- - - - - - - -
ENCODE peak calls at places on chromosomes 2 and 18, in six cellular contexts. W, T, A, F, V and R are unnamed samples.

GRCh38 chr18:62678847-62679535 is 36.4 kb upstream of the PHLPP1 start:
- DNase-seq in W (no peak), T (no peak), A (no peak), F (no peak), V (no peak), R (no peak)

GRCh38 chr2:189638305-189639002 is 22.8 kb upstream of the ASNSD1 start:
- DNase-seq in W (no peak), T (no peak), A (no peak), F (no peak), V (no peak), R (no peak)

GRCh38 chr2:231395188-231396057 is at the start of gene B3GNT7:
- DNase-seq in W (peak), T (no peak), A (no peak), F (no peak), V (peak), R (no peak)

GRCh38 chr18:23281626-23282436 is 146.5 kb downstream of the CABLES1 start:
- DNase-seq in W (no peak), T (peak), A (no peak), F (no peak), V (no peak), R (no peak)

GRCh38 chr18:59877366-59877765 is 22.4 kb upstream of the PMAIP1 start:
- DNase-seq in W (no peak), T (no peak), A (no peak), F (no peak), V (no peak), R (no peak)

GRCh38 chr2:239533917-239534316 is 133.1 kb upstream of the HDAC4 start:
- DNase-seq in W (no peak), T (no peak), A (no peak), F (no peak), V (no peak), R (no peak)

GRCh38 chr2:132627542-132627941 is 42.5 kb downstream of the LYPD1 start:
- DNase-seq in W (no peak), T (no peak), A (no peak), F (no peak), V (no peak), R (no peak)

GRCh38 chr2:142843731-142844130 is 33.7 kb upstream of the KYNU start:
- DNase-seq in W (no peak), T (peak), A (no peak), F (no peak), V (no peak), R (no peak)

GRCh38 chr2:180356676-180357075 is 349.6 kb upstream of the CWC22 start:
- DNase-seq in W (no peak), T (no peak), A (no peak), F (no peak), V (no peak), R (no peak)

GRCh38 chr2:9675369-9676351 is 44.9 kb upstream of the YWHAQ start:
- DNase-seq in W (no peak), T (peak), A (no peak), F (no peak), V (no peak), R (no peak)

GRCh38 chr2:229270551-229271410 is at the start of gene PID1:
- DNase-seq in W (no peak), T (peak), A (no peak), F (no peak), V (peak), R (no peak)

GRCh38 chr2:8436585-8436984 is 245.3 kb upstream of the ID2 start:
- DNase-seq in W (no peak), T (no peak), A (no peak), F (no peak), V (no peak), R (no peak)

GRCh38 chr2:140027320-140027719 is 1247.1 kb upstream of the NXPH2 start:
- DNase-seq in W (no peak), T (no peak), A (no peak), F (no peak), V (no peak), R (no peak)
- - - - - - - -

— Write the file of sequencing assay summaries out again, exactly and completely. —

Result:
ENCODE peak calls at places on chromosomes 2 and 18, in six cellular contexts. W, T, A, F, V and R are unnamed samples.

GRCh38 chr18:62678847-62679535 is 36.4 kb upstream of the PHLPP1 start:
- DNase-seq in W (no peak), T (no peak), A (no peak), F (no peak), V (no peak), R (no peak)

GRCh38 chr2:189638305-189639002 is 22.8 kb upstream of the ASNSD1 start:
- DNase-seq in W (no peak), T (no peak), A (no peak), F (no peak), V (no peak), R (no peak)

GRCh38 chr2:231395188-231396057 is at the start of gene B3GNT7:
- DNase-seq in W (peak), T (no peak), A (no peak), F (no peak), V (peak), R (no peak)

GRCh38 chr18:23281626-23282436 is 146.5 kb downstream of the CABLES1 start:
- DNase-seq in W (no peak), T (peak), A (no peak), F (no peak), V (no peak), R (no peak)

GRCh38 chr18:59877366-59877765 is 22.4 kb upstream of the PMAIP1 start:
- DNase-seq in W (no peak), T (no peak), A (no peak), F (no peak), V (no peak), R (no peak)

GRCh38 chr2:239533917-239534316 is 133.1 kb upstream of the HDAC4 start:
- DNase-seq in W (no peak), T (no peak), A (no peak), F (no peak), V (no peak), R (no peak)

GRCh38 chr2:132627542-132627941 is 42.5 kb downstream of the LYPD1 start:
- DNase-seq in W (no peak), T (no peak), A (no peak), F (no peak), V (no peak), R (no peak)

GRCh38 chr2:142843731-142844130 is 33.7 kb upstream of the KYNU start:
- DNase-seq in W (no peak), T (peak), A (no peak), F (no peak), V (no peak), R (no peak)

GRCh38 chr2:180356676-180357075 is 349.6 kb upstream of the CWC22 start:
- DNase-seq in W (no peak), T (no peak), A (no peak), F (no peak), V (no peak), R (no peak)

GRCh38 chr2:9675369-9676351 is 44.9 kb upstream of the YWHAQ start:
- DNase-seq in W (no peak), T (peak), A (no peak), F (no peak), V (no peak), R (no peak)

GRCh38 chr2:229270551-229271410 is at the start of gene PID1:
- DNase-seq in W (no peak), T (peak), A (no peak), F (no peak), V (peak), R (no peak)

GRCh38 chr2:8436585-8436984 is 245.3 kb upstream of the ID2 start:
- DNase-seq in W (no peak), T (no peak), A (no peak), F (no peak), V (no peak), R (no peak)

GRCh38 chr2:140027320-140027719 is 1247.1 kb upstream of the NXPH2 start:
- DNase-seq in W (no peak), T (no peak), A (no peak), F (no peak), V (no peak), R (no peak)